Tax Changes Are Crucial For Italian Economy
May 10, 2011 Taxation in Italy
Italy has been recommended to instate several tax changes, which could improve the economy and reign in the government’s significant levels of debt.
Since the first quarter of 2008, Italy’s national GDP has dropped by nearly 5 percent, and the level of public debt is expected to hit 120 percent of the GDP this year. In the face of these problems, the Organization for Economic Cooperation and Development (OECD) issued a new report on May 9th, containing several recommendations for Italy aimed at strengthening the economy and paving the way for future economic prosperity. The report focused on potential reviews to economic policy and several of tax measures which would allow Italy to develop strong and sustainable growth over the long term.
Italy was commended for its plan to reduce government spending, balance the government deficit by 2014, and stamp out tax evasion occurring in the country. However, the OECD warned that if any indications arise that the fiscal goals are not achievable or will be delayed, the crackdown on tax evasion will not be enough, and tax increase will be necessary. It is currently estimated that tax evasion in Italy amounts to nearly 18 percent of the national GDP, equivalent to nearly a third of the reported private sector economic activity. On May 4th Prime Minister Silvio Berlusconi gave an interview to the national television show Porta Porta, in which he explained that Italian taxpayers should not expect to see any reductions in taxes rates in the near term, as the country’s economic conditions would not allow it.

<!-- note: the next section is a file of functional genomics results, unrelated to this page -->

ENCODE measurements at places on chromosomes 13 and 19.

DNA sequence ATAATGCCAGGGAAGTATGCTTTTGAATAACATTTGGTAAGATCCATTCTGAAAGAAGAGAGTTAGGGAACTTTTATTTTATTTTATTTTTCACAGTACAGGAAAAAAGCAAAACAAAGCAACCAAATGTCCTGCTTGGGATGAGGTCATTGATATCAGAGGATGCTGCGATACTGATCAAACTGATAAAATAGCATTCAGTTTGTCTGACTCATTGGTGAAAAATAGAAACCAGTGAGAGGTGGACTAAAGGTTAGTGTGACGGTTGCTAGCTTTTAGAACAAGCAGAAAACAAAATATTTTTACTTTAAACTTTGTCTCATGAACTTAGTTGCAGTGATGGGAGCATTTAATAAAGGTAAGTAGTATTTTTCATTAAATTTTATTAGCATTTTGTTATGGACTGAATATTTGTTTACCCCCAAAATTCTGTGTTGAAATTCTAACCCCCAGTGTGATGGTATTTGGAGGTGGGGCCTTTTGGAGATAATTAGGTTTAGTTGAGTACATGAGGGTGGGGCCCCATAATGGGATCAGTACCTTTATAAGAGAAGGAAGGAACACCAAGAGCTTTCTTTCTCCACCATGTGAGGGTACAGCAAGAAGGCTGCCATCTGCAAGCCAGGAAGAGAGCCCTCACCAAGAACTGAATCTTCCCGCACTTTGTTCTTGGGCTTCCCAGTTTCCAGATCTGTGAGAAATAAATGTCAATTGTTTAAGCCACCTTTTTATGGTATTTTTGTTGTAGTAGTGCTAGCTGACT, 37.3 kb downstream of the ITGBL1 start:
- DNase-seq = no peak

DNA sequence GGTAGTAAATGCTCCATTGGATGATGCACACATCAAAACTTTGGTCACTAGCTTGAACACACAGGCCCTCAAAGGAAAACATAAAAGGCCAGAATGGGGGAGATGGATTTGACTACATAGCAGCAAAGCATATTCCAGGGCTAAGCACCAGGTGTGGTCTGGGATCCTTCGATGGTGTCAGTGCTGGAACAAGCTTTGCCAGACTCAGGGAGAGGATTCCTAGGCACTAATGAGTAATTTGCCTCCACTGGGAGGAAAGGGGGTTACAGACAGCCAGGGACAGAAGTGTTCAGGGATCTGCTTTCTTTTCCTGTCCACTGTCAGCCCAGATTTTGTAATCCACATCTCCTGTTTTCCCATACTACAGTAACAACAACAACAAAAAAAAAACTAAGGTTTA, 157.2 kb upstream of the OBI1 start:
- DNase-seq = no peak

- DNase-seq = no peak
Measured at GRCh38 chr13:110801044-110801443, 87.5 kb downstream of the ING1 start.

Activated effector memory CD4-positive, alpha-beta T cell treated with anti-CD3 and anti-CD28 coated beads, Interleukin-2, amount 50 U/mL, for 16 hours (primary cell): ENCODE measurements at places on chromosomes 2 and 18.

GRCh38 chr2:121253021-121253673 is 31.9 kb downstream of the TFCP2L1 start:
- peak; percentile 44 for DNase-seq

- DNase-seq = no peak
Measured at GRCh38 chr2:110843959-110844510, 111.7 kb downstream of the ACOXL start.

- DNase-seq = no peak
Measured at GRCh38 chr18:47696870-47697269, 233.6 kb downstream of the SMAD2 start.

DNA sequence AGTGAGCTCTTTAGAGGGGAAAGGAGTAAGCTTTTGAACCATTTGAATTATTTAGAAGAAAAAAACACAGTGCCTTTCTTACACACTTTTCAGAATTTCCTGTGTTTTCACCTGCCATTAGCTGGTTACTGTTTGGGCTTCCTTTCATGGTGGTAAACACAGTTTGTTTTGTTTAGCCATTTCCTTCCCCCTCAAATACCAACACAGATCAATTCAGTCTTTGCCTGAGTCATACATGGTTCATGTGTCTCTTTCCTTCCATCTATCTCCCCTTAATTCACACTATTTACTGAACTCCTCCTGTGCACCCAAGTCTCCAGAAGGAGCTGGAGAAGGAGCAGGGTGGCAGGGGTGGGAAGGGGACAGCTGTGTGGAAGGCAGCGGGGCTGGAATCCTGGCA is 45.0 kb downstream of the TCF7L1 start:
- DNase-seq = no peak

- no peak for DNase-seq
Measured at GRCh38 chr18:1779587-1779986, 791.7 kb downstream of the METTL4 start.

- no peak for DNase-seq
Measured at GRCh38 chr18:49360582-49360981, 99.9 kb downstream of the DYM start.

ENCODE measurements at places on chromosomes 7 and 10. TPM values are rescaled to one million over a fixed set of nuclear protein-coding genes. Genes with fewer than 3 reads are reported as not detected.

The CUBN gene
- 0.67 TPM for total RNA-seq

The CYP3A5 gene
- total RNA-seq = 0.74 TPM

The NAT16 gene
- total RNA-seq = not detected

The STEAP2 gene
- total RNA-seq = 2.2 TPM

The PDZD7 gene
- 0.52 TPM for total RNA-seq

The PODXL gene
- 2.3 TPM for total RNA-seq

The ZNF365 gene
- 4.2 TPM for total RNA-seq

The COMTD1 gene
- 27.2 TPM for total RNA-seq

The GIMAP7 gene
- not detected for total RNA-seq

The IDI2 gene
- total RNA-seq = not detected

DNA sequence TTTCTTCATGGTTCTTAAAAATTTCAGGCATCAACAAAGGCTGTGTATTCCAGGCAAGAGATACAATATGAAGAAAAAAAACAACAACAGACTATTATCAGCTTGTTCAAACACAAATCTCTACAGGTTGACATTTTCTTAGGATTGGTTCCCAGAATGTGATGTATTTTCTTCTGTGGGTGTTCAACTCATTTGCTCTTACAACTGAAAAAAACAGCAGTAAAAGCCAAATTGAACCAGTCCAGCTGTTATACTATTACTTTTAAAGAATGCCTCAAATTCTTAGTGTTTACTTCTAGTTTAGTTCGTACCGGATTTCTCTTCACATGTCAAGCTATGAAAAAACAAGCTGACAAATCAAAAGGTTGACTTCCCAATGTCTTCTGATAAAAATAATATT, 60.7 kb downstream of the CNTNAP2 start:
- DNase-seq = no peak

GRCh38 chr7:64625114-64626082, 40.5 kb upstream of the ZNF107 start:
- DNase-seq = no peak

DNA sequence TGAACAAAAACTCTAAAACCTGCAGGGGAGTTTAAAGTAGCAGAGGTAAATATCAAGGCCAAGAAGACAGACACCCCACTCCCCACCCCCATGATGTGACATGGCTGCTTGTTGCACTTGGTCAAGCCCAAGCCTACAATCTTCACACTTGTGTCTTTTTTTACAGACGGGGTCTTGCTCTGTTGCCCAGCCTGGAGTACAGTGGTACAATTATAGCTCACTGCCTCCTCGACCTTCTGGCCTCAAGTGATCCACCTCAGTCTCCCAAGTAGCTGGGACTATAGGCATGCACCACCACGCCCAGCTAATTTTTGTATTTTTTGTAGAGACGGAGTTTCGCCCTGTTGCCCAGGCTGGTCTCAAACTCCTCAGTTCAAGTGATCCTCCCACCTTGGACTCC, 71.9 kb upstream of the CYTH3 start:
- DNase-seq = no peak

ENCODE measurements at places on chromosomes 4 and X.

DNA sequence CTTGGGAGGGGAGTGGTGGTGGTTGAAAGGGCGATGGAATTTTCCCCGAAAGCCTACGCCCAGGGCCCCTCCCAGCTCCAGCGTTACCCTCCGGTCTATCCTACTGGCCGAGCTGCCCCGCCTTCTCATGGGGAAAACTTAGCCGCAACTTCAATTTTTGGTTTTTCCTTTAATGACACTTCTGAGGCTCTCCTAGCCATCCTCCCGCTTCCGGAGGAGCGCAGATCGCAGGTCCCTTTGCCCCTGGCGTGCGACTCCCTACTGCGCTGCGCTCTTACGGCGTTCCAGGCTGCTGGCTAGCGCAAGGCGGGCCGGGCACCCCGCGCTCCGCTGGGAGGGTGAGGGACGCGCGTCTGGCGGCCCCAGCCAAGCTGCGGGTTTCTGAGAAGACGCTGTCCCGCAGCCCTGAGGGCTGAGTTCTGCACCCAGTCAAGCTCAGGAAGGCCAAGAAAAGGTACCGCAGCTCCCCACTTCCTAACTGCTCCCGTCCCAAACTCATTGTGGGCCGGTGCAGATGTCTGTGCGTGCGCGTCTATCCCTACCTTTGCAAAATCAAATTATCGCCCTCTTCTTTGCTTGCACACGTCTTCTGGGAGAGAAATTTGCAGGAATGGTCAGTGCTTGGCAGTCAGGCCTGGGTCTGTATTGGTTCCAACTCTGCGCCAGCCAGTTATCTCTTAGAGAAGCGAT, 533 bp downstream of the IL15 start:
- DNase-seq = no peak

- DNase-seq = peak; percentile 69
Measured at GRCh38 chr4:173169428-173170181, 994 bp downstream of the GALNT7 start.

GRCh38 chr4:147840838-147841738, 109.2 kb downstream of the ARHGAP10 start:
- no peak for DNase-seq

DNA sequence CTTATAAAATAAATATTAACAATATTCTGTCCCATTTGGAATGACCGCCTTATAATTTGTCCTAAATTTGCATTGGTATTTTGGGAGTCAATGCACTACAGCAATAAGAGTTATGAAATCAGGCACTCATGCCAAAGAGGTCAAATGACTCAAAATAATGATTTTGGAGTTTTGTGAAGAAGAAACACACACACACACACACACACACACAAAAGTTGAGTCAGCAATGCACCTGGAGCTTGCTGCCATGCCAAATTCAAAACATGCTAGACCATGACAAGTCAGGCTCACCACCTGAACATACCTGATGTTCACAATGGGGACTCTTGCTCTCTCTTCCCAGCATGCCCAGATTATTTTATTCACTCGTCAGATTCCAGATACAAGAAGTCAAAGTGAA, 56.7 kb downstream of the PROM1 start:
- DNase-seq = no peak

In an effort to boost the reduction of the budget deficit, it was suggested that the government should consider partial reforms to the national tax system. The OECD recommends that Italy has to broaden its tax base, in order to raise revenues and reduce instances of tax evasion. Particular attention was drawn to the possibility of instating green taxes as incentives for beneficial environmental development, especially across the waste management and water sectors. Taxation and economic policies could also be implemented to encourage the research, development and production of environmentally beneficial technologies.
Photo by Simone & Pino Berettoni